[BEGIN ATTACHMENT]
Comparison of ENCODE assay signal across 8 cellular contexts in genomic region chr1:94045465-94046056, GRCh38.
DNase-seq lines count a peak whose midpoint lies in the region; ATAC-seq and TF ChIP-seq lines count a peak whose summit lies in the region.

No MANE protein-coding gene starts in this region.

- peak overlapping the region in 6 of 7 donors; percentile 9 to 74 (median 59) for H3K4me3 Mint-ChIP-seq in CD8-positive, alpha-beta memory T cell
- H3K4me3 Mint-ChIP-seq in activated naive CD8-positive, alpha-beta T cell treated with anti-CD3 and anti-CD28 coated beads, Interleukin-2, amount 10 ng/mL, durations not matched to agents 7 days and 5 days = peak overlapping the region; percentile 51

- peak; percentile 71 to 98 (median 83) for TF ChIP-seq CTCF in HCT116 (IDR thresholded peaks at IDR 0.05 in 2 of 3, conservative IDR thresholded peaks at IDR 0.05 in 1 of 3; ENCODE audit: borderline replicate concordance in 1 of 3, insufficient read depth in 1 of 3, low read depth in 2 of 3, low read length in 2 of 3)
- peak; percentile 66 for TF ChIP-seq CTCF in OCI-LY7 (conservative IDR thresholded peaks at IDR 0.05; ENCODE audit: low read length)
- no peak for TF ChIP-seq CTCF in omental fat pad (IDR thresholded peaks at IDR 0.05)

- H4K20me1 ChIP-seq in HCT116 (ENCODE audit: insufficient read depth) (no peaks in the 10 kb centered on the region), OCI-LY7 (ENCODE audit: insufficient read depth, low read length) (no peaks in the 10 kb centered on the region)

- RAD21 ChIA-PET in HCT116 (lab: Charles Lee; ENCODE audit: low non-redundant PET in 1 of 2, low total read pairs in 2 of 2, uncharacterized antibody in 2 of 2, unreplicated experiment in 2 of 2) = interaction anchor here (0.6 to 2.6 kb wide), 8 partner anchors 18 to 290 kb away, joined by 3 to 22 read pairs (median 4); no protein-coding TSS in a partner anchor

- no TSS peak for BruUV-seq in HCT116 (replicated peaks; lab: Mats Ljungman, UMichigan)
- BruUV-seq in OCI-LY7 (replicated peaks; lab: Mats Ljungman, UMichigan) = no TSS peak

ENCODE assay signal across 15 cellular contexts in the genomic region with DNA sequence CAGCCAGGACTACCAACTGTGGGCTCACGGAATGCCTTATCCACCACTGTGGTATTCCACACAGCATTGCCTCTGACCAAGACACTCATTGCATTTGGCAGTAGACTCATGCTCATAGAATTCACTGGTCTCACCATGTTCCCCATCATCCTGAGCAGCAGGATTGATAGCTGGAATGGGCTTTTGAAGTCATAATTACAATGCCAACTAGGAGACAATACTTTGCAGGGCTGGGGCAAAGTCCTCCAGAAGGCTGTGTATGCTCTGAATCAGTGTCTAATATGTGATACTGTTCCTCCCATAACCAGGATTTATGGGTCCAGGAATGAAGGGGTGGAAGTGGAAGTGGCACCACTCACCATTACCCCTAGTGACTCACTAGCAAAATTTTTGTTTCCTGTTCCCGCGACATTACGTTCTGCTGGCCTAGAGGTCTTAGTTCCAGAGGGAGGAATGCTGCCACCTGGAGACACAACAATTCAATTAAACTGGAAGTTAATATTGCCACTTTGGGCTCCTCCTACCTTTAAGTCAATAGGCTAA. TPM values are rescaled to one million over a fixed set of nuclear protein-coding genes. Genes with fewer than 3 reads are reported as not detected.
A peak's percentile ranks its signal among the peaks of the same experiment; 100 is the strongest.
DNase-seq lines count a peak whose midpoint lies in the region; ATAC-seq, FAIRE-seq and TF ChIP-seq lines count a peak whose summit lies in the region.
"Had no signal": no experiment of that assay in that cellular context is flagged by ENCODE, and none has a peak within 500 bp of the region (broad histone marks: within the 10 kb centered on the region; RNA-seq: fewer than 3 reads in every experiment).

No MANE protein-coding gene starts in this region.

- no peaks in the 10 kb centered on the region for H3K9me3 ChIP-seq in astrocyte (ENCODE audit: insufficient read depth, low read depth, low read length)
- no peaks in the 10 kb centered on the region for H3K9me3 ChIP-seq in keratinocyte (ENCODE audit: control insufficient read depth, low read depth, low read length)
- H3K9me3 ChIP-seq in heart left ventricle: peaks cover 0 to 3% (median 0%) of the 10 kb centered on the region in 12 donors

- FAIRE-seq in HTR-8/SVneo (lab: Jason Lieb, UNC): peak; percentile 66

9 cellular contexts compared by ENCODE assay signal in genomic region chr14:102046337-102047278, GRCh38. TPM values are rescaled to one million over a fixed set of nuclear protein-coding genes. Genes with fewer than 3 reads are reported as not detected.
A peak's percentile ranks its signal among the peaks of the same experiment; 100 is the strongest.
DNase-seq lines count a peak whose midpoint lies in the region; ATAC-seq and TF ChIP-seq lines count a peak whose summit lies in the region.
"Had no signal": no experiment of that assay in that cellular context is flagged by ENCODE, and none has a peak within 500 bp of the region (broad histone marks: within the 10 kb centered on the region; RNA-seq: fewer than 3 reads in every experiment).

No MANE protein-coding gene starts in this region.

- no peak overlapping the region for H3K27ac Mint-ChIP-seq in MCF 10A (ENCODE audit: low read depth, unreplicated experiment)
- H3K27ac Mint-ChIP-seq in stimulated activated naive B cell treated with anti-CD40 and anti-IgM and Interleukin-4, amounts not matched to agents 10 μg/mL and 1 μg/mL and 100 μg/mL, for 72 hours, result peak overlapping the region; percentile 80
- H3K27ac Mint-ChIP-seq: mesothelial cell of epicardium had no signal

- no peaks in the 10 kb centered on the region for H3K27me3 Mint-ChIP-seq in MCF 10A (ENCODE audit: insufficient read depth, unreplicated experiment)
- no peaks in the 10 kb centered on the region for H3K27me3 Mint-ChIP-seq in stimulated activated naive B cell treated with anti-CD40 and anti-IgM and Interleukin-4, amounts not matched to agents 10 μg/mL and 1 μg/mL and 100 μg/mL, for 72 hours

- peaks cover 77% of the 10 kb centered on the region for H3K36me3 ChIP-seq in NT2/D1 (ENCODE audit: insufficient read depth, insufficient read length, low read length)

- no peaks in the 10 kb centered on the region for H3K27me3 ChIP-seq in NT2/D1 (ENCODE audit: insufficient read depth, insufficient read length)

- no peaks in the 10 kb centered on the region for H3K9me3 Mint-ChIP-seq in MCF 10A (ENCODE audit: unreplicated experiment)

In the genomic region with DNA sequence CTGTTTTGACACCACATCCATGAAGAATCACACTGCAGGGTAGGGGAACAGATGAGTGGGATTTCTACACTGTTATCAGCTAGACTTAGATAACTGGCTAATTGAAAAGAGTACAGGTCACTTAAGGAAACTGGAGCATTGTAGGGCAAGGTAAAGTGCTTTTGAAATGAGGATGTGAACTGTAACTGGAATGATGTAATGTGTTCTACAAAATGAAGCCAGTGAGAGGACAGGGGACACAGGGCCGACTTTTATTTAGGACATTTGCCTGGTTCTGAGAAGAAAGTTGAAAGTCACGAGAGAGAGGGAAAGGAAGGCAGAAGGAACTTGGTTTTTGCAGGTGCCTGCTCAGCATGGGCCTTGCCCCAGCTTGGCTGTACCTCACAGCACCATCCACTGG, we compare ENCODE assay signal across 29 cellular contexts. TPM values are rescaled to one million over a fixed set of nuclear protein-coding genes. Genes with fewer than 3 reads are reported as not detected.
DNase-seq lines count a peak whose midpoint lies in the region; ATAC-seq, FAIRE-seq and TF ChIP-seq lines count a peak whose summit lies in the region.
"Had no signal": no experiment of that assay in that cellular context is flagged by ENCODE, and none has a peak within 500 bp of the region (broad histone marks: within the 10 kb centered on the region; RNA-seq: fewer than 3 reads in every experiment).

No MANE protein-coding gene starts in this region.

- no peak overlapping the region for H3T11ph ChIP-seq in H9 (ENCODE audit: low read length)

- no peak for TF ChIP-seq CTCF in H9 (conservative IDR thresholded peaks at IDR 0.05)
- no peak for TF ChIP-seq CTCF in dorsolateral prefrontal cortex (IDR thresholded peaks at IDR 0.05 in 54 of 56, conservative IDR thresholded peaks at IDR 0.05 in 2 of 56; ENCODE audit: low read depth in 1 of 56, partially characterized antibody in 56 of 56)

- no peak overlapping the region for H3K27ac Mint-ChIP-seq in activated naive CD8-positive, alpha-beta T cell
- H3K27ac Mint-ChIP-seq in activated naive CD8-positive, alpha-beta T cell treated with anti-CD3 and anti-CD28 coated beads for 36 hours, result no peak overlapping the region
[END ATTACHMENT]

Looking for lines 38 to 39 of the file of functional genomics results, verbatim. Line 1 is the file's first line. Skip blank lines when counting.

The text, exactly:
No MANE protein-coding gene starts in this region.

- no peak overlapping the region for H3T11ph ChIP-seq in H9 (ENCODE audit: low read length)